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Honey prevents hepatic damage induced by obstruction of the common bile duct


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Online Submissions: wjg.wjgnet.com World J Gastroenterol 2008 June 21; 14(23): 3729-3732 wjg@wjgnet.com World Journal of Gastroenterology ISSN 1007-9327 doi:10.3748/wjg.14.3729 © 2008 The WJG Press. All rights reserved.

Honey prevents hepatic damage induced by obstruction of

the common bile duct

B Imge Erguder, Sibel S Kilicoglu, Mehmet Namuslu, Bulent Kilicoglu, Erdinc Devrim, Kemal Kismet, Ilker Durak


B Imge Erguder, Mehmet Namuslu, Erdinc Devrim, Ilker Durak, Department of Biochemistry, Ankara University Faculty of Medicine, Ankara 06100, Turkey

Sibel S Kilicoglu, Department of Histology and Embriology, Ufuk University Faculty of Medicine, Ankara 06800, Turkey Bulent Kilicoglu, Kemal Kismet, Ankara Research and Training Hospital, Clinics of General Surgery, Ankara 06100, Turkey

Author contributions: Erguder BI, Devrim E and Namuslu M performed biochemical analysis in this work, Kilicoglu SS performed histological examination, Kilicoglu B removed the tissues surgically, Kismet K analyzed data; and Erguder BI, Durak I, and Kilicoglu B wrote the paper.

Correspondence to: B Imge Erguder, Ankara Universitesy Tıp Fakultesi, Biyokimya Anabilim Dali Dekanlık Binasi, Sihhiye 06100, Ankara 06100,

Turkey. imgeerguder@yahoo.com

Telephone: +90-312-3103010 Fax: +90-312-3106370 Received: January 11, 2008 Revised: March 19, 2008 Accepted: March 26, 2008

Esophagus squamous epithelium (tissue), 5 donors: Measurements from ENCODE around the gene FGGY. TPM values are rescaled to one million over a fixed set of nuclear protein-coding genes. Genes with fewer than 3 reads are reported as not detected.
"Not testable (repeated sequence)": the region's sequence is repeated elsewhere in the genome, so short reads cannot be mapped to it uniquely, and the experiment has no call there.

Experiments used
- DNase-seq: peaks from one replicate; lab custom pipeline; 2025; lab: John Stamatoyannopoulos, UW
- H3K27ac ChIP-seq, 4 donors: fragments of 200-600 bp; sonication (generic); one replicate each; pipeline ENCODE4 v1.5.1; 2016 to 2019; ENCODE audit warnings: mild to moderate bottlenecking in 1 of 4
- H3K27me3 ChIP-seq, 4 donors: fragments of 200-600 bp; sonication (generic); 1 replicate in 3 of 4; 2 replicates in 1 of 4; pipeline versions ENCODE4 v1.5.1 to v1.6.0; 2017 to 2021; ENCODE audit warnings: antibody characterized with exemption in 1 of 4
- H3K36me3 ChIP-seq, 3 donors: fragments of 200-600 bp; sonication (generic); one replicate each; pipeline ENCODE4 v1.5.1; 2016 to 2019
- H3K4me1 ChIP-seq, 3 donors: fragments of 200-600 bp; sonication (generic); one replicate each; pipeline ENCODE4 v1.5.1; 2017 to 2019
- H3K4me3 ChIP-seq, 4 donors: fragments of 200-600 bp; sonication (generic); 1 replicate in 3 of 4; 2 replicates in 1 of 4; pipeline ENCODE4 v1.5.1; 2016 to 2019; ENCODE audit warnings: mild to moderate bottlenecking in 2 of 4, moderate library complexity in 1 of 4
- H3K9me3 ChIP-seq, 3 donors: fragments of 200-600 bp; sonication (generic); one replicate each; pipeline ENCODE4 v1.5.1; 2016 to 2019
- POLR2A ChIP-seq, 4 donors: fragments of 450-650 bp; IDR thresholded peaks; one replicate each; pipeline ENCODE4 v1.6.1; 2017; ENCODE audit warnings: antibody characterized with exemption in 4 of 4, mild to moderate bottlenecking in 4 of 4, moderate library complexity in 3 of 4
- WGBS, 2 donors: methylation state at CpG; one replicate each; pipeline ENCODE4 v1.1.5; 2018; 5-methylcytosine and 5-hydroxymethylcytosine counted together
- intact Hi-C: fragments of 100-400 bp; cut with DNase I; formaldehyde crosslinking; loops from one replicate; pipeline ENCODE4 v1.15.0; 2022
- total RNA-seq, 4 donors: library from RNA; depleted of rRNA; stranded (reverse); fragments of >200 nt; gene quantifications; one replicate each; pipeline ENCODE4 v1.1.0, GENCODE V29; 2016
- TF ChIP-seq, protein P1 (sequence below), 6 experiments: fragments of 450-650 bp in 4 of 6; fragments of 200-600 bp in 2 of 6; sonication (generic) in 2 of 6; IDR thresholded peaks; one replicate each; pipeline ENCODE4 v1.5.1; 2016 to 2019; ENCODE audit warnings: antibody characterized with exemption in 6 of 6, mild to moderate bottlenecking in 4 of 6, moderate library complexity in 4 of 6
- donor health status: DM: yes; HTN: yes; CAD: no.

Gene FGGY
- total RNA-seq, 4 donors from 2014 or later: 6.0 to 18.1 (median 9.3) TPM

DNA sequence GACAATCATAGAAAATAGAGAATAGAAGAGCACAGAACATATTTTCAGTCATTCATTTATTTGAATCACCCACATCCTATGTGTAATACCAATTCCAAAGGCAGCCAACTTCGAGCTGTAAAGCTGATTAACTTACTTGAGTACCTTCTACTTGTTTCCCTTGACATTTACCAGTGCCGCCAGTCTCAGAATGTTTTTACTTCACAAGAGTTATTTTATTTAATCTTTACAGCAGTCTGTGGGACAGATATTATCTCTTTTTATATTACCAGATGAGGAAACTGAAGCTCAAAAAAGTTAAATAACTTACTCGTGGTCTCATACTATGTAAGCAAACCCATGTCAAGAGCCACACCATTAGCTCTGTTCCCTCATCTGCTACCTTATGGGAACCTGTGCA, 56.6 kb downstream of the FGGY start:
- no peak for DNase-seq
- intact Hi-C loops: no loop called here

Published online: June 21, 2008


AIM: To examine the possible effects of honey

supplementation on hepatic damage due to obstruction of the common bile duct in an experimental rat model.

METHODS: The study was performed with 30 male

rats divided into three groups: a sham group, an obstructive jaundice group, and an obstructive jaundice plus honey group. At the end of the study period, the animals were sacrificed, and levels of nitric oxide (NO), and NO synthase (NOS) activities were measured in liver tissues, and levels of adenosine deaminase (ADA) and alanine transaminase (ALT) activities were measured in serum.

RESULTS: Blood ALT and ADA activities were

significantly elevated in the jaundice group as compared to those of the sham group. In the obstructive jaundice plus honey group, blood ALT and ADA activities were significantly decreased as compared to those of the jaundice group. In erythrocytes and liver tissues, NO levels were found to be significantly higher in the obstructive jaundice plus honey group compared to those of the sham group. Additionally, NO levels were found to be significantly higher in liver tissues from the animals in the obstructive jaundice plus honey group than those of the jaundice group.

CONCLUSION: Honey was found to be beneficial in